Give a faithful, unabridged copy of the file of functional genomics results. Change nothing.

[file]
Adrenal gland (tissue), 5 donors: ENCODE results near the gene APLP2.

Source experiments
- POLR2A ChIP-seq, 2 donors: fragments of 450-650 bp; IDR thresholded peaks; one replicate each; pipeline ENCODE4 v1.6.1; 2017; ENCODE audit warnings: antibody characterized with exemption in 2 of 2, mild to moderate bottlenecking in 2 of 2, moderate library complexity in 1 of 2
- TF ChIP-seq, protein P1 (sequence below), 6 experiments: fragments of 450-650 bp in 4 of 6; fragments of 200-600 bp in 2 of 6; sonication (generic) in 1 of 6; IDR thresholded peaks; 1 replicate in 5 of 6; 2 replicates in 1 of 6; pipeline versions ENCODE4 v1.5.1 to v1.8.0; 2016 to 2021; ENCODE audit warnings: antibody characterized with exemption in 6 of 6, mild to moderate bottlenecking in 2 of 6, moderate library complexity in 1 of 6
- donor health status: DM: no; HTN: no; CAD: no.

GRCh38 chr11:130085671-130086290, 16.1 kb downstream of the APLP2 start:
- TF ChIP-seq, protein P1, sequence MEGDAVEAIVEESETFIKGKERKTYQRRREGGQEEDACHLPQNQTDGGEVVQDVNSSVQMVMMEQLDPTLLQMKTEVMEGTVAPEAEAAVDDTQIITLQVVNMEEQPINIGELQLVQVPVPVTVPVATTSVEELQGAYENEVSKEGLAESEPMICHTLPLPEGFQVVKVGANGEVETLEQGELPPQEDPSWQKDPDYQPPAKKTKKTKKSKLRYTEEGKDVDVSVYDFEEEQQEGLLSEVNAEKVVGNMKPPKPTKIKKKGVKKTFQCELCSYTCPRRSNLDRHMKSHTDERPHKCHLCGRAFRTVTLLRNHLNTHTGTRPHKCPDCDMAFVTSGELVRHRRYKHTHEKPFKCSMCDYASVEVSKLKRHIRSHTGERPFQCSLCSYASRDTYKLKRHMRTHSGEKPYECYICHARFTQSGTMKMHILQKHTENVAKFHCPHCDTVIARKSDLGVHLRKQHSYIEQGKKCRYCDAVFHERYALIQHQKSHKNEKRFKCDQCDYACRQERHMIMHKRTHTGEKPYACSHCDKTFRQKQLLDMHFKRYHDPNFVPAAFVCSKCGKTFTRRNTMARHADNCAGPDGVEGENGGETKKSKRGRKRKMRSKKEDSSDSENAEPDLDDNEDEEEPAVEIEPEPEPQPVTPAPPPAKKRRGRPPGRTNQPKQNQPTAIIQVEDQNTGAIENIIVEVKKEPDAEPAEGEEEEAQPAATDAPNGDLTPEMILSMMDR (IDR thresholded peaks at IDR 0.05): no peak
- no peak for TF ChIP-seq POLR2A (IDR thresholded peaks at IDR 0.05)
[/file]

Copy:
Adrenal gland (tissue), 5 donors: ENCODE results near the gene APLP2.

Source experiments
- POLR2A ChIP-seq, 2 donors: fragments of 450-650 bp; IDR thresholded peaks; one replicate each; pipeline ENCODE4 v1.6.1; 2017; ENCODE audit warnings: antibody characterized with exemption in 2 of 2, mild to moderate bottlenecking in 2 of 2, moderate library complexity in 1 of 2
- TF ChIP-seq, protein P1 (sequence below), 6 experiments: fragments of 450-650 bp in 4 of 6; fragments of 200-600 bp in 2 of 6; sonication (generic) in 1 of 6; IDR thresholded peaks; 1 replicate in 5 of 6; 2 replicates in 1 of 6; pipeline versions ENCODE4 v1.5.1 to v1.8.0; 2016 to 2021; ENCODE audit warnings: antibody characterized with exemption in 6 of 6, mild to moderate bottlenecking in 2 of 6, moderate library complexity in 1 of 6
- donor health status: DM: no; HTN: no; CAD: no.

GRCh38 chr11:130085671-130086290, 16.1 kb downstream of the APLP2 start:
- TF ChIP-seq, protein P1, sequence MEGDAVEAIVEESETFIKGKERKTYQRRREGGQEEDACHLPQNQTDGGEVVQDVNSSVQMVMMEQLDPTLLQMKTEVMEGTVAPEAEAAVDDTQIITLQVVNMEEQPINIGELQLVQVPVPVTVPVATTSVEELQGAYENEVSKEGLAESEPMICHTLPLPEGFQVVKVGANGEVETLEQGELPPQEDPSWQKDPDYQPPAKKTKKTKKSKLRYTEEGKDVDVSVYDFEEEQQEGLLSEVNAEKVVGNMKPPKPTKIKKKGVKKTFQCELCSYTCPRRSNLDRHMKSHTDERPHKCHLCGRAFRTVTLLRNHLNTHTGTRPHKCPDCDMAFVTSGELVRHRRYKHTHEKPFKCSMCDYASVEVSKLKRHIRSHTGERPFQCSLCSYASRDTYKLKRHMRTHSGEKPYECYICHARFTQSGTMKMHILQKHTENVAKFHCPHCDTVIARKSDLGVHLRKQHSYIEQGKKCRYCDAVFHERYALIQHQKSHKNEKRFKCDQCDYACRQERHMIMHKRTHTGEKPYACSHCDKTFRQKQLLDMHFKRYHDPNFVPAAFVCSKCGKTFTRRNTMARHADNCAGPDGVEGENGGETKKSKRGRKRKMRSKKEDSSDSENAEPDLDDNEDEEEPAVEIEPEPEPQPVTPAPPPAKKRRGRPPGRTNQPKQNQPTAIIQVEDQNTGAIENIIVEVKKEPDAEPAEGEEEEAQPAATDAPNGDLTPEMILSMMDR (IDR thresholded peaks at IDR 0.05): no peak
- no peak for TF ChIP-seq POLR2A (IDR thresholded peaks at IDR 0.05)